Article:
When it was first rumored last year that the University of Arkansas for Medical Sciences might turn its hospital over to the Catholic-run St. Vincent Health Services, UAMS said no, no, no, that wasn’t in the plan.
But St. Vincent’s counter-proposal to the UAMS’ term sheet for an affiliation in oncology and cardiology services and administration was this: All clinical “service lines,” not just cardiology and oncology, would be included. St. Vincent would also have majority ownership of the non-profit MSO [the management services organization] that would provide administrative support to the hospitals and physicians for a fee.
Their proposal, then: To consolidate the hospitals, and let St. Vincent manage them. Fortunately, UAMS said no again, and St. Vincent has withdrawn its counter offer.
Asked what in particular UAMS found objectionable in St. Vincent’s proposal, UAMS Chancellor Dan Rahn mentioned the specifically the framework for ownership, which states that “Financial consolidation (in accounting terms) is important for St. Vincent, so St. Vincent would have majority ownership of the MSO [Management Services Organization],” for a term of 25 to 30 years, but the chancellor said “the whole thing, the way it was framed” was problematic. The proposal, however, would have provided that UAMS “retain sole responsibility for all education and research,” which should be included in any joint agreement.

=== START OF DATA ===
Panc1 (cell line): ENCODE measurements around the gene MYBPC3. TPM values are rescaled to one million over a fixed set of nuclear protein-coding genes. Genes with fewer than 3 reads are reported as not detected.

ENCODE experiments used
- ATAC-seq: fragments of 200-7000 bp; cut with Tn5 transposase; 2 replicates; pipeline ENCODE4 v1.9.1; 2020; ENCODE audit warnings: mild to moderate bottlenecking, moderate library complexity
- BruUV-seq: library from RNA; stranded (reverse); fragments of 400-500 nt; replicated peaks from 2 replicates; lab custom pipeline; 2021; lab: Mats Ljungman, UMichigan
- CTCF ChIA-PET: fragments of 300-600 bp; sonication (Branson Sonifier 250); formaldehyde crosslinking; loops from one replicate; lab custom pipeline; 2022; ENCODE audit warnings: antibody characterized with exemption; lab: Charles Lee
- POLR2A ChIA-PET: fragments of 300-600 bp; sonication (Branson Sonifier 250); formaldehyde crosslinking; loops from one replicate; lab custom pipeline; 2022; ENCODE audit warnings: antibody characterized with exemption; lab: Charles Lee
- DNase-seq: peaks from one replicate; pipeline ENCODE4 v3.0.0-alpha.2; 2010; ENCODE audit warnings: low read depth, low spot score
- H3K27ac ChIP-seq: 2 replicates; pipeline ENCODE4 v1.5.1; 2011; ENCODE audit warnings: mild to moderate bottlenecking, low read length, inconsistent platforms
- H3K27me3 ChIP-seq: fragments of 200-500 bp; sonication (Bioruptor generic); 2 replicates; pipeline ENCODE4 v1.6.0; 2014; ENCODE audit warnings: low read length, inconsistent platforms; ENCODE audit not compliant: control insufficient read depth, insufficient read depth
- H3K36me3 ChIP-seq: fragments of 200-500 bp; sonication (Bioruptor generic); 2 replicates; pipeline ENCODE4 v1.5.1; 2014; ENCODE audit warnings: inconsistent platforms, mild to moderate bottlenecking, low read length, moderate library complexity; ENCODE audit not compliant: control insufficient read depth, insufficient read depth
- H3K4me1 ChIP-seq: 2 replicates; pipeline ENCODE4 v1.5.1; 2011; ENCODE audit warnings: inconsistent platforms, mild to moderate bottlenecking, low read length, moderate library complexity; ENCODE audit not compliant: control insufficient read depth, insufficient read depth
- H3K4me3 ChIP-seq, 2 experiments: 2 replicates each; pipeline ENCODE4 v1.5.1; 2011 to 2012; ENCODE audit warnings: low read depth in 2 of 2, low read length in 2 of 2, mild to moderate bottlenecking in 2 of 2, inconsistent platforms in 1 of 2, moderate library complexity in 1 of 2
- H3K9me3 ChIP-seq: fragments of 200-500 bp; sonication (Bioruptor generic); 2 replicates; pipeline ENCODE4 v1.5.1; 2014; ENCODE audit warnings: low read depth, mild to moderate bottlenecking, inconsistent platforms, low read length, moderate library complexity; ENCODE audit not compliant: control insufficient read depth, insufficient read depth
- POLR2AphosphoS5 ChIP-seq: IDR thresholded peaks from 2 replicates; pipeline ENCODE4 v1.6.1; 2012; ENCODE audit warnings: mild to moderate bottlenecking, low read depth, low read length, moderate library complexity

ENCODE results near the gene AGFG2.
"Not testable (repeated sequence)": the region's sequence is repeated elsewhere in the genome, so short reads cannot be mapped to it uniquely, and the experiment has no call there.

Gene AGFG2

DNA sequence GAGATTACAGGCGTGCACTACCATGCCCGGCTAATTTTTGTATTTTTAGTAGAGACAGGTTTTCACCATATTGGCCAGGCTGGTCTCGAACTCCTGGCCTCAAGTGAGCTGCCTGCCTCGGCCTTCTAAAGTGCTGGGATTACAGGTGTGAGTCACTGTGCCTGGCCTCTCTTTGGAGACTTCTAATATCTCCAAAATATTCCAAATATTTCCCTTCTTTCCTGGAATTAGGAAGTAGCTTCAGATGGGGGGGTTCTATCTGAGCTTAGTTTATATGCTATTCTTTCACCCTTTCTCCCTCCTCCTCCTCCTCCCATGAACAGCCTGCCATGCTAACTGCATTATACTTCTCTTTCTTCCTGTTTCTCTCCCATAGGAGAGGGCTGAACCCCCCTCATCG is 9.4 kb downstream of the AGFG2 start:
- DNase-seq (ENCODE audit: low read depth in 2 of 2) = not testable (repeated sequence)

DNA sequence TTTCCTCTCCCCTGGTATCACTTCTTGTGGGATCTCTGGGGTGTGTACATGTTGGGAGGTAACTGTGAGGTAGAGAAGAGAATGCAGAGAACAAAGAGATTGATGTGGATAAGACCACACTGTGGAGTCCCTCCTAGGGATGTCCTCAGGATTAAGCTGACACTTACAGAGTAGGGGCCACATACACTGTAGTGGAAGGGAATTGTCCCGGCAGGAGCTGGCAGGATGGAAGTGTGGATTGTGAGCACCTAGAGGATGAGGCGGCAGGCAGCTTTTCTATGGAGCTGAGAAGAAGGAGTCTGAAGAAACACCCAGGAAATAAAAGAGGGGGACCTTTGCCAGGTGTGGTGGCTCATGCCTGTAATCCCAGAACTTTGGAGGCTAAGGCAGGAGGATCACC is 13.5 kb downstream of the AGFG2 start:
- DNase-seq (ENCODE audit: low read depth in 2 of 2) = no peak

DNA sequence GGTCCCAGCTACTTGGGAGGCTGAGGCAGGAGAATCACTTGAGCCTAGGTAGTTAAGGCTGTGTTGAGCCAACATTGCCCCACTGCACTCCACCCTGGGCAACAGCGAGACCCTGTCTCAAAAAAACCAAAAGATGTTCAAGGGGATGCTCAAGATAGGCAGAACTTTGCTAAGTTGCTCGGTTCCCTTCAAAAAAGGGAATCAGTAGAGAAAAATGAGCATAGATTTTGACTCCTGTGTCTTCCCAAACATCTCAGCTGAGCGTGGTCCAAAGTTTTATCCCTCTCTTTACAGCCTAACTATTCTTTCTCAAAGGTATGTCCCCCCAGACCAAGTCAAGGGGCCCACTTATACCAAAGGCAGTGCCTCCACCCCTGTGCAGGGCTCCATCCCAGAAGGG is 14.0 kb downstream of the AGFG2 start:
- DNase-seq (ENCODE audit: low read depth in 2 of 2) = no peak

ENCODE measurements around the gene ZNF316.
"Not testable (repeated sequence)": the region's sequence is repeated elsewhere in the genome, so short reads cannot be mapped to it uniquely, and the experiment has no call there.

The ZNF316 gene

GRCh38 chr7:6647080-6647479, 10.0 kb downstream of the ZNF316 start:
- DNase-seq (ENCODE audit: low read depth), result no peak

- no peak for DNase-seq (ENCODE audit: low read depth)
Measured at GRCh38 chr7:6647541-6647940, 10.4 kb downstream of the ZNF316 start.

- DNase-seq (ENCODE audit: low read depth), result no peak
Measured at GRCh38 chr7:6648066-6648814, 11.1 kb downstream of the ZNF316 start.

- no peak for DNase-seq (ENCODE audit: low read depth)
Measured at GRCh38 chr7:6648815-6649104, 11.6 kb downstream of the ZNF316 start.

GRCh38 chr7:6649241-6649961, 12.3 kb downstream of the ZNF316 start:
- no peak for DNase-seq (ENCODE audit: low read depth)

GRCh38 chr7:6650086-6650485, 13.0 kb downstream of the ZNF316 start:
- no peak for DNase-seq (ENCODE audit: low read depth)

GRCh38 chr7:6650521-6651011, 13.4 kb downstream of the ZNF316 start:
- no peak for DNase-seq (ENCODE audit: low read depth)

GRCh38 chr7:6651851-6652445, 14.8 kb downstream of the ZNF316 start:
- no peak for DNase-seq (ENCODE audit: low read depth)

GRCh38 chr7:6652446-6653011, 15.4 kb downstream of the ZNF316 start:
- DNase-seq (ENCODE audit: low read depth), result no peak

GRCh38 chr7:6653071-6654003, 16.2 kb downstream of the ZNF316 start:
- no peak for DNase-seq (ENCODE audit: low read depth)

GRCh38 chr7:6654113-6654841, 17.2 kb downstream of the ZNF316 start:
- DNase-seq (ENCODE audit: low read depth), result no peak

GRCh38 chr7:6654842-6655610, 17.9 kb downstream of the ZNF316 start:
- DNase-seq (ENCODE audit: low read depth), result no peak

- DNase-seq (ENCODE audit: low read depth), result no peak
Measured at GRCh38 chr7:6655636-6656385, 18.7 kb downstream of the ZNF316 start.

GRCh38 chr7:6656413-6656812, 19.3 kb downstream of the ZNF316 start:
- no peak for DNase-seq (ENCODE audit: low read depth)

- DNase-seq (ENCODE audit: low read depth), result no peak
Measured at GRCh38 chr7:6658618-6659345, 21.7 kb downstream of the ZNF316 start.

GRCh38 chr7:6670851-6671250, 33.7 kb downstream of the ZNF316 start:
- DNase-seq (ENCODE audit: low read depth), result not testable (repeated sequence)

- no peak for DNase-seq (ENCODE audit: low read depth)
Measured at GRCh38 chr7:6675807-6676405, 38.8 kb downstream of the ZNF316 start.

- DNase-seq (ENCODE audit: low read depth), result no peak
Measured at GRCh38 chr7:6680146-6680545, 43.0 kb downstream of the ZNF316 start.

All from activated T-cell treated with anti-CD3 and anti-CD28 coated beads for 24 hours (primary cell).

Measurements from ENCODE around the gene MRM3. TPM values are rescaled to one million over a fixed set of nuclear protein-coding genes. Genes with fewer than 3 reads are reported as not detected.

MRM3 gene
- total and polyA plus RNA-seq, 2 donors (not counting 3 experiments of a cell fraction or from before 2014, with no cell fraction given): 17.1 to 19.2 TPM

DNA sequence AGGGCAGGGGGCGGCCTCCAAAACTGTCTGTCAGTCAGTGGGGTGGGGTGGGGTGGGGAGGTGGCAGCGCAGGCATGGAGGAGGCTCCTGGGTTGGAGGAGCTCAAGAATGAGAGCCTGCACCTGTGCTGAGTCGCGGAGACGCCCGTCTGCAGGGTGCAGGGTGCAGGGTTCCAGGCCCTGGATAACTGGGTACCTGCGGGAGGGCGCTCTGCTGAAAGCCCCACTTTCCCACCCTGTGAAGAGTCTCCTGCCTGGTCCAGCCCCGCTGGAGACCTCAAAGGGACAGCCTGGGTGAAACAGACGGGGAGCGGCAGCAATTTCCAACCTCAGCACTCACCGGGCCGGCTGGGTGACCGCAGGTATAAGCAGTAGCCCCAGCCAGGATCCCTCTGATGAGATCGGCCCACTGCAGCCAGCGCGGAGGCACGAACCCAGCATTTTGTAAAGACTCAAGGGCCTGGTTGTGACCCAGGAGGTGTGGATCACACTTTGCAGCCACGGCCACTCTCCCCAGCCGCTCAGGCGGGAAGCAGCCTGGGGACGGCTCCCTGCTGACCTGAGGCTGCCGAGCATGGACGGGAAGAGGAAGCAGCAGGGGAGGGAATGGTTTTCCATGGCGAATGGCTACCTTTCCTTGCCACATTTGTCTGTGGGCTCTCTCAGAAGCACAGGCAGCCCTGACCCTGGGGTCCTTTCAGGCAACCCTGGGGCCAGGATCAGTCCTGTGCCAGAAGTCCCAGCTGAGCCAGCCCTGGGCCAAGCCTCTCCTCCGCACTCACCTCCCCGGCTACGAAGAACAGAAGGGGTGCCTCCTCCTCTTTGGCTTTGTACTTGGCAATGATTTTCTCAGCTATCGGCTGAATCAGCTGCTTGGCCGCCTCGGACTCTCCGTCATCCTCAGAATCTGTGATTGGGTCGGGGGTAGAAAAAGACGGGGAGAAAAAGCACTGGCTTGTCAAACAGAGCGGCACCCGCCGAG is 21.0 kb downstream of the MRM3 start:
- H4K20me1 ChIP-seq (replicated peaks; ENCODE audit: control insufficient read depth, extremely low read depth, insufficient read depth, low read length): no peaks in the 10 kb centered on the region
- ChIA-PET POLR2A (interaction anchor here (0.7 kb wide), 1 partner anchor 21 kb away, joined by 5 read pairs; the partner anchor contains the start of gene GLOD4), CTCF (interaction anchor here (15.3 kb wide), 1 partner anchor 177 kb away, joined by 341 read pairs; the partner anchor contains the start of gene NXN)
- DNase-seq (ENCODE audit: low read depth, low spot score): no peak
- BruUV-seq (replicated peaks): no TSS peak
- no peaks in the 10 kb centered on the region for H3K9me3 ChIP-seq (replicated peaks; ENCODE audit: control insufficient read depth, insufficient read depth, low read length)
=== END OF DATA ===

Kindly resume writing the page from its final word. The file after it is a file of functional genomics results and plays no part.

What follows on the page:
The counter proposal was received Monday evening, and withdrawn yesterday by St. Vincent. However, the two entities are still negotiating, Rahn said, and he believes that by the time the University of Arkansas Board of Trustees meets May 22-23 in Stuttgart that UAMS and St. Vincent will have reached a consensus “on things we could start with” in an affiliation and will present a joint recommendation to the board.
UAMS is “facing significant financial challenges,” Rahn said, because of the federal sequester (which cut $10 million from its budget) and changes in Medicare reimbursement, and some kind of partnership is necessary for UAMS to fulfill its mission of education, research and care. He added that UAMS’ non-classified employees — those whose pay isn’t mandated by the state pay schedule — are not getting a raise in the next fiscal year.